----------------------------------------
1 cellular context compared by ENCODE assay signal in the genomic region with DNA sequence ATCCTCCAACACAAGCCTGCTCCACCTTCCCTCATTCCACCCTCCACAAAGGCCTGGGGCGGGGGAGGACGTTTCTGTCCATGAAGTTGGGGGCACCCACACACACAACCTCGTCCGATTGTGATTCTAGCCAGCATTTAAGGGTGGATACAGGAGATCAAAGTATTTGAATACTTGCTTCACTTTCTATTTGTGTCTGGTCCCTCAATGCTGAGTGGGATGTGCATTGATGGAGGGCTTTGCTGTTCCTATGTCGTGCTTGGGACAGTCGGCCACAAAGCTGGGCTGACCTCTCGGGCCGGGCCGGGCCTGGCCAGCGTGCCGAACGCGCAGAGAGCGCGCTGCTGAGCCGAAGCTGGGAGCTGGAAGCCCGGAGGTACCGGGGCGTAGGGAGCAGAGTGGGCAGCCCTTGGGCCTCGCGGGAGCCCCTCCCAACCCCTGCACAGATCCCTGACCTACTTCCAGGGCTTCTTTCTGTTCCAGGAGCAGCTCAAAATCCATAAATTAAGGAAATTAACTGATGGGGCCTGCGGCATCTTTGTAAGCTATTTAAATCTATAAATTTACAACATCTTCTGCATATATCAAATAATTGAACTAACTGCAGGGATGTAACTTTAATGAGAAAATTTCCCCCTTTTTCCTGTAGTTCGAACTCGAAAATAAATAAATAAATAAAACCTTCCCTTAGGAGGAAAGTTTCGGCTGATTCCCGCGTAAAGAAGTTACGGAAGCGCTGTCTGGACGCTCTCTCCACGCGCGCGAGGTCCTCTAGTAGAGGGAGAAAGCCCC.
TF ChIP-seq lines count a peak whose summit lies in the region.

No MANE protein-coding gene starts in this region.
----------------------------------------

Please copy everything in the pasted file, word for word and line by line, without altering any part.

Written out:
1 cellular context compared by ENCODE assay signal in the genomic region with DNA sequence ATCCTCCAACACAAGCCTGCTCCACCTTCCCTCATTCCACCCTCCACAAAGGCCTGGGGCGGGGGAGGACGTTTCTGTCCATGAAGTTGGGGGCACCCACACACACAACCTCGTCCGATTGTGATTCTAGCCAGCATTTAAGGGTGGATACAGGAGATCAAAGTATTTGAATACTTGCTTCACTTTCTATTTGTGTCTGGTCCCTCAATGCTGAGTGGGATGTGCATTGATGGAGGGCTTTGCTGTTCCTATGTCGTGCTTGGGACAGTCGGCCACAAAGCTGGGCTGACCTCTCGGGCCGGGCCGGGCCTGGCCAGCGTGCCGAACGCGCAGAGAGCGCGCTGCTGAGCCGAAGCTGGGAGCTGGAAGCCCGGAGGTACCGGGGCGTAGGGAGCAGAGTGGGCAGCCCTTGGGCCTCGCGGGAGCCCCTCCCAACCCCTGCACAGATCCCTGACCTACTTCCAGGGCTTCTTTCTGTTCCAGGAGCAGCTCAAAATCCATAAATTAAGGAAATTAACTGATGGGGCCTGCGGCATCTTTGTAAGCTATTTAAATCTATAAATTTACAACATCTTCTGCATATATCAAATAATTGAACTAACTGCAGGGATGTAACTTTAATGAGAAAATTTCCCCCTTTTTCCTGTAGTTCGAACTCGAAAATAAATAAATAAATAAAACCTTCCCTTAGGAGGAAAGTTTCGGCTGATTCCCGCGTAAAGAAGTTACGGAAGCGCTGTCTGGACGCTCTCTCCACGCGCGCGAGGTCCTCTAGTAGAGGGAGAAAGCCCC.
TF ChIP-seq lines count a peak whose summit lies in the region.

No MANE protein-coding gene starts in this region.